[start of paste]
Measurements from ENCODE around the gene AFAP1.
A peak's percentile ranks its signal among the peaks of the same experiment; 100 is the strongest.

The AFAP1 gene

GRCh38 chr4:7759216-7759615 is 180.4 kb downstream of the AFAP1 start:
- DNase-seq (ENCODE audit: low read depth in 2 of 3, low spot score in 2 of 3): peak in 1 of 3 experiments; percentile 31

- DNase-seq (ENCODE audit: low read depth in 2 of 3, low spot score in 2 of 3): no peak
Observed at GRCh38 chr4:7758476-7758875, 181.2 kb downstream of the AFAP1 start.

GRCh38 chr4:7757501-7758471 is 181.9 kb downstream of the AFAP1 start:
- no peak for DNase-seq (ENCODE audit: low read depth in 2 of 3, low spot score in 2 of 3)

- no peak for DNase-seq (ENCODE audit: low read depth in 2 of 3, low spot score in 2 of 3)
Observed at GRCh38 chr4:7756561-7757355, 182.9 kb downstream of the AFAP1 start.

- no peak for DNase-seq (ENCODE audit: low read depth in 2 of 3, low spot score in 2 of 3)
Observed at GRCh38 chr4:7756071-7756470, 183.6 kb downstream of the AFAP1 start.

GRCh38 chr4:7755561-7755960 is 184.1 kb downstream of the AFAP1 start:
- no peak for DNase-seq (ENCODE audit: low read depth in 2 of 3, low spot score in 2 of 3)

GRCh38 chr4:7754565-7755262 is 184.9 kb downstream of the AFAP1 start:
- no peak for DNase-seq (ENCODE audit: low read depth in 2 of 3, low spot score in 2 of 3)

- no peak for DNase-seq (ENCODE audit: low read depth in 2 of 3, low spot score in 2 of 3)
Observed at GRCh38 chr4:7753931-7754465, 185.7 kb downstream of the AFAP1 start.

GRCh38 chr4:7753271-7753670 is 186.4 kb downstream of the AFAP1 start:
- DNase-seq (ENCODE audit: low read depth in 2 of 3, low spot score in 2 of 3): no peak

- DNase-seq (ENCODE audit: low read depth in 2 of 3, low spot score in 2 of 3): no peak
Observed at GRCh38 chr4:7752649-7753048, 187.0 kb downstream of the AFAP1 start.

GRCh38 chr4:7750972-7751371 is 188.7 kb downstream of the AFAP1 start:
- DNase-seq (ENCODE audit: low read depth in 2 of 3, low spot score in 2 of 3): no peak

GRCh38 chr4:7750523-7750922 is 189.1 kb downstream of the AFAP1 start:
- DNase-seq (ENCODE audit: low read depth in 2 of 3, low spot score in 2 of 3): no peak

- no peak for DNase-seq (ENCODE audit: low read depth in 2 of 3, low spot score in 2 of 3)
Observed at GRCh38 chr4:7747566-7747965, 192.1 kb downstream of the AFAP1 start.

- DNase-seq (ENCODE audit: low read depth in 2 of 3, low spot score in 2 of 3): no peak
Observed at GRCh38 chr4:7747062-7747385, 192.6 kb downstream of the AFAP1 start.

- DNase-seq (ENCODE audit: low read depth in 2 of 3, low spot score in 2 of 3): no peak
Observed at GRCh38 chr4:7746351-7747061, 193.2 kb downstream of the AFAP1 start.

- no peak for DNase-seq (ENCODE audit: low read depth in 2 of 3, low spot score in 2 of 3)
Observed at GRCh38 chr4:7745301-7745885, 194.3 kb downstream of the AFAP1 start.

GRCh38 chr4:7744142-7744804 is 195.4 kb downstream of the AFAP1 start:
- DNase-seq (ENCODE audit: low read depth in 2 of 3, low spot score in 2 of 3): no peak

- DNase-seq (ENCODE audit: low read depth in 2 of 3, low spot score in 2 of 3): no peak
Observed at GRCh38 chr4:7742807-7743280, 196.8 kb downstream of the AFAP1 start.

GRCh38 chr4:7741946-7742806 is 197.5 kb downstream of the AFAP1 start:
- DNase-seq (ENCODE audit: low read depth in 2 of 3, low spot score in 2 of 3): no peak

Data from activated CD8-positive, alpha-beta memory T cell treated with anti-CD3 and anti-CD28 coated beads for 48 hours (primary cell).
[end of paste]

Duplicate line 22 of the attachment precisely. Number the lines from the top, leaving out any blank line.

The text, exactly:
- DNase-seq (ENCODE audit: low read depth in 2 of 3, low spot score in 2 of 3): no peak